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Performance hit with limit query on large dataset

#1
Hi,

Ive been working on optimizing queries today and found a number of slow queries when fetching paged results from tables with lots of rows. Ive found a way to vastly improve things but Im having problems working my findings into my existing active record queries. Heres an example of what Im doing.

This query takes over 2 seconds

Code:
$limit = 10;
$offset = 9950;

$this->db->select('id, name, address, phone');
$this->db->limit($limit, $offset);
$this->db->order_by('name','desc');
$query = $this->db->get('customers');

$result = $query->result();

this query takes less then 10% of the time

Code:
SELECT id, name, address, phone
FROM customers
INNER JOIN (
SELECT id
FROM customers
ORDER BY name DESC
LIMIT 10 OFFSET 9950)
AS my_results USING(id);


This is the thread ive taken this info from
http://www.iheavy.com/2013/06/19/3-ways-...-in-mysql/

I have indexes set up correctly and have run the raw queries on a live database to get the results

My question is now would I incorporate this method into my queries written CI using active record ?
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#2
PHP Code:
$query $this->db->query('
  SELECT id, name, address, phone
  FROM customers
  INNER JOIN (
  SELECT id
  FROM customers
  ORDER BY name
  LIMIT 10 OFFSET 9950)
  AS my_results USING(id);
'
); 
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#3
In your code block, your SQL does not include DESC in the order by statement, which could impact not only the results, but also the speed of the query. If you did forget the DESC when testing the speed of your SQL, you may want to re-test before going through the hassle of building it in query builder.

While you will likely have issues attempting to use a sub-query in query builder, you would start by building the internal query:

PHP Code:
$inner_query $this->db->select('id')
 
   ->from('customers')
 
   ->order_by('name''desc')
 
   ->limit($limit$offset)
 
   ->get_compiled_select(); 

Then you would build your outer query, joining the inner query:

PHP Code:
$outer_query $this->db->select(array('id''name''address''phone'))
 
   ->from('customers')
 
   ->join($inner_query ' as my_results''my_results.id = customers.id''inner')
 
   ->get(); 

More than likely, though, query builder will mangle the inner query by attempting to escape something it shouldn't, so you'll have to use db->query(), in which case you could go back to the original SQL instead of using the get_compiled_select() to build the inner query. In that case, I would recommend using query bindings to place the $limit and $offset values into the SQL.
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#4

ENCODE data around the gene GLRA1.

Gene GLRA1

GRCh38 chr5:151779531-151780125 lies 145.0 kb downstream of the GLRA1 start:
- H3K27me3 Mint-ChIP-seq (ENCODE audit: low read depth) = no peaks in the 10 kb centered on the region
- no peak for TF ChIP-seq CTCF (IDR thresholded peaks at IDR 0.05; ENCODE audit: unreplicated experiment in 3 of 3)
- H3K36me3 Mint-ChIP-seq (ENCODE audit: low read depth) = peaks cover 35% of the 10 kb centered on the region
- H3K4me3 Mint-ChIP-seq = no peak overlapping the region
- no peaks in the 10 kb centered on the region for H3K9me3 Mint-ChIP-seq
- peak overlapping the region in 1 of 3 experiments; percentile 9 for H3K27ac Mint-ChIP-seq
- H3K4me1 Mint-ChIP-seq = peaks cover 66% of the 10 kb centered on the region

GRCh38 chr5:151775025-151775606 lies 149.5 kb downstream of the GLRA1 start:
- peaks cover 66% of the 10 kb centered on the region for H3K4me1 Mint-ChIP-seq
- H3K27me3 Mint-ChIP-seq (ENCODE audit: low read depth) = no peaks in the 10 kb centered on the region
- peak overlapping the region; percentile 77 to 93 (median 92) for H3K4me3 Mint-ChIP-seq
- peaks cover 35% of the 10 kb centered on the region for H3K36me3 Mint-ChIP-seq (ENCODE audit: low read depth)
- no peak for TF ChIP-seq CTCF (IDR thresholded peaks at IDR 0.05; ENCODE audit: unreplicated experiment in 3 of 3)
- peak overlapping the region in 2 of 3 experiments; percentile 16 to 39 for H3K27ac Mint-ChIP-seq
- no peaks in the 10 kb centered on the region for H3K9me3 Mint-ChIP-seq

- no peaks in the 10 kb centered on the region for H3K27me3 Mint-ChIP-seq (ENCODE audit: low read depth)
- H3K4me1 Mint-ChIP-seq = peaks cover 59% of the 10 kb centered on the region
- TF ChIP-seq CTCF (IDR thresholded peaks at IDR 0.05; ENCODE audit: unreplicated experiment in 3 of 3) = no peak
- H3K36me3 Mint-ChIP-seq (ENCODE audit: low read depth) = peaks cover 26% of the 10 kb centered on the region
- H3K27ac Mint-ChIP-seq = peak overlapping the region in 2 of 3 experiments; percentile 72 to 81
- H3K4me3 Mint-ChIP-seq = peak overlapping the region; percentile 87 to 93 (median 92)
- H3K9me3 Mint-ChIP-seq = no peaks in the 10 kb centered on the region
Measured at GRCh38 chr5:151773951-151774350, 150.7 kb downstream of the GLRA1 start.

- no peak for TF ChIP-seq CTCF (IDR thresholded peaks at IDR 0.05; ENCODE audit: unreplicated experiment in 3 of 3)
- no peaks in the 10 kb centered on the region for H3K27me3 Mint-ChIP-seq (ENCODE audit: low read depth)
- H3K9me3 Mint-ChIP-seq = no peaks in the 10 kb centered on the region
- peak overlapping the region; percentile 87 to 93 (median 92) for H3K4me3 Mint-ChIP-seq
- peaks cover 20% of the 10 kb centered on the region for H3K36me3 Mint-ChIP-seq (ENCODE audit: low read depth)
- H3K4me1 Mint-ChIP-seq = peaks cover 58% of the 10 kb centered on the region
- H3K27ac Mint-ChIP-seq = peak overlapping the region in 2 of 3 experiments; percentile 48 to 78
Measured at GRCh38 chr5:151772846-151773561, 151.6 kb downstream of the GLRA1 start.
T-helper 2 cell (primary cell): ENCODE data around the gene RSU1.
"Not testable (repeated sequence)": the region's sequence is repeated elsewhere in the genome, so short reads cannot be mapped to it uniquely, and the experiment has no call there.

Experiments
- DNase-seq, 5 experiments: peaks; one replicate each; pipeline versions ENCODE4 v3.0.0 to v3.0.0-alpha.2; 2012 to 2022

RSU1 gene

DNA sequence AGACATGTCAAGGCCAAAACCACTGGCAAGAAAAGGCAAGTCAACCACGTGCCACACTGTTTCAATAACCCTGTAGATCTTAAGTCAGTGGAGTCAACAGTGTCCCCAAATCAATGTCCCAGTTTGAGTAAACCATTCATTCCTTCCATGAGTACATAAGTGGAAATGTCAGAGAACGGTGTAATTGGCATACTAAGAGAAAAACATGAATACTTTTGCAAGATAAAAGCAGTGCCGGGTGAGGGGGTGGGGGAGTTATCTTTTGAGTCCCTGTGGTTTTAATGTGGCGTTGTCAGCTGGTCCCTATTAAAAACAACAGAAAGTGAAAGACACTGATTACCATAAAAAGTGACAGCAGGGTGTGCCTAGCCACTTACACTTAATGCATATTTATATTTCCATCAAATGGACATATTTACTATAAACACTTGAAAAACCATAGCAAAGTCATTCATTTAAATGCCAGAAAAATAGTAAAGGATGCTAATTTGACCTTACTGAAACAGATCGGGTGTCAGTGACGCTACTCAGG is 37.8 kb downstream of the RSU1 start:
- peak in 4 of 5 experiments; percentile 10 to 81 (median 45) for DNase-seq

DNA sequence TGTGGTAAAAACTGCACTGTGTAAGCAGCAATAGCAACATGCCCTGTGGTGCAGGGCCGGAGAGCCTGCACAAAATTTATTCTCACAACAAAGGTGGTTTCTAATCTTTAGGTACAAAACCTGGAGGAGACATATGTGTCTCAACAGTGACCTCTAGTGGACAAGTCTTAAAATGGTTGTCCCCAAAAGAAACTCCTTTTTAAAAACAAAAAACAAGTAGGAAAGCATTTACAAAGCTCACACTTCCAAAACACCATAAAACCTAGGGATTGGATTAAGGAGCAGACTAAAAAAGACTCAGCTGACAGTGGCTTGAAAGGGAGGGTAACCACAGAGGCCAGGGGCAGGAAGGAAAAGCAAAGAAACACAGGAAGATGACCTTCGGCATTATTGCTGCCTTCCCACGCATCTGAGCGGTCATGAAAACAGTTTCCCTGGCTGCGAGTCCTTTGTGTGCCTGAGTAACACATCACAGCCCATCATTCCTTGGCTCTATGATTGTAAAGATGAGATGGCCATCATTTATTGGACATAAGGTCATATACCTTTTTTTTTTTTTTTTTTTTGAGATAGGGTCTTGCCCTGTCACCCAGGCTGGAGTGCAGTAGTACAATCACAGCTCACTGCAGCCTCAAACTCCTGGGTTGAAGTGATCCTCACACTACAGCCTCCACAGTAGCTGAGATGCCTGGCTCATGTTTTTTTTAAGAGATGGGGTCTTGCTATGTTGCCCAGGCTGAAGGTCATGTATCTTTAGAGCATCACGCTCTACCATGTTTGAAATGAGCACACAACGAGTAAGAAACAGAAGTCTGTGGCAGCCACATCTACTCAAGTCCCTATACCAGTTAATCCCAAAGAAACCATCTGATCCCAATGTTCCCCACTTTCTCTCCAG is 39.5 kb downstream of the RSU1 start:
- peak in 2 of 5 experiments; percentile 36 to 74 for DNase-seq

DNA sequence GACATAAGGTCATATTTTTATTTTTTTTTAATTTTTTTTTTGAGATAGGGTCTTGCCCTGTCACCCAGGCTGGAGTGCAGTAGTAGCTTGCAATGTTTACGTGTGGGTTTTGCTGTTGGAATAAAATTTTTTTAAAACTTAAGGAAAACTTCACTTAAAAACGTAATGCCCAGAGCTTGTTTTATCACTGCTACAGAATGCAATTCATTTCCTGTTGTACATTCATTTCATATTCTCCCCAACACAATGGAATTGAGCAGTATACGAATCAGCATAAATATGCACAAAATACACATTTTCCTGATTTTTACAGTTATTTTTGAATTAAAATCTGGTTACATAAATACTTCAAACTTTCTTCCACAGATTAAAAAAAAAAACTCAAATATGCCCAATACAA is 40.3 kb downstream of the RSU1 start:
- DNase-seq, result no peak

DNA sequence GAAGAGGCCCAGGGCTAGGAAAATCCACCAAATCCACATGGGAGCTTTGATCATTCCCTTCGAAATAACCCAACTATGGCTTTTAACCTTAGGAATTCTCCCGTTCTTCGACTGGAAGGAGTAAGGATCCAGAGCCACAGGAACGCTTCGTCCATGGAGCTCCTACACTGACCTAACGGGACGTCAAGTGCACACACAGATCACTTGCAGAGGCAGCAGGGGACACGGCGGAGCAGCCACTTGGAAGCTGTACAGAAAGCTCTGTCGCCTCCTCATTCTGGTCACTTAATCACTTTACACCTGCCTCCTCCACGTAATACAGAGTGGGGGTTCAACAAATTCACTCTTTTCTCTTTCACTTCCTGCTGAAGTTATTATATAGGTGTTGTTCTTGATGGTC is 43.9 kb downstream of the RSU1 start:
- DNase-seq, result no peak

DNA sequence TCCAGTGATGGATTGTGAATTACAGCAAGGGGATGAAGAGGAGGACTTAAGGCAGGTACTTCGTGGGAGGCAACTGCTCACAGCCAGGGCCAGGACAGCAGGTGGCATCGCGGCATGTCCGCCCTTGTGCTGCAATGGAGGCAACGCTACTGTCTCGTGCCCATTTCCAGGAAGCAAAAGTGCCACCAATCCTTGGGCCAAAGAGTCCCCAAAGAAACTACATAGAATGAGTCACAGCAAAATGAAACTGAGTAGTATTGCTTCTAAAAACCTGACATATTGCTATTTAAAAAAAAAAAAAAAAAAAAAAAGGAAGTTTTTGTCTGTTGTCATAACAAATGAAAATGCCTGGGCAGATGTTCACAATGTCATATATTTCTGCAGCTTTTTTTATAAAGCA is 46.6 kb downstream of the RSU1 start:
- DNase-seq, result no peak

thanks for the replies guys, the code I provided is not my actual code but a representation of what im doing. Ive edited my post to include the order direction.

@skunkbad, I know about this->db->query(). The idea was to use active record to include the inner join / select

@mwhitney, this looks a bit more promising. I set of down this path but had not noticed get_compiled_select(). Ill give this a go and report back.
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#5
Not having much luck with this. maybe Im tackling this from the wrong angle.

The problems are due using limit and order by on a large table. say 100,000 rows. if I want to show 25 per page then the first few pages are fine but when the query uses something like LIMIT 900000, 25 we end up reading 900,000 rows and then ditching all but 10 of them which causes the drop in performance.

Is this something you have come across in the past and how would you deal with performance issues with paginating large datasets
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#6
Do you have an index on your name column?

The MySQL documentation goes into a lot of detail on optimizing queries:
- Order By Optimization: https://dev.mysql.com/doc/refman/5.7/en/...ation.html
- Limit Optimization: http://dev.mysql.com/doc/refman/5.7/en/l...ation.html

Most of the time, unless I've really messed up the query itself (or done something which creates multiple queries which could otherwise be done in fewer queries), I can figure it out with some EXPLAIN calls and just modify or create an index or two.

The most important thing, though, is to make sure you know exactly what SQL is being generated by CI. Sometimes (especially when I'm working with complicated models), it can be relatively easy to slip something extra into a query or inadvertently create an extra query. If possible, make sure the query is what's really wasting your time, too. I can see myself accidentally setting up a loop that's executed 900,000 times when it only needs to be executed 25 times.
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#7
There's literally no way to trick the query builder into producing that exact query you want, and you wouldn't gain anything from that anyway ... just use query().
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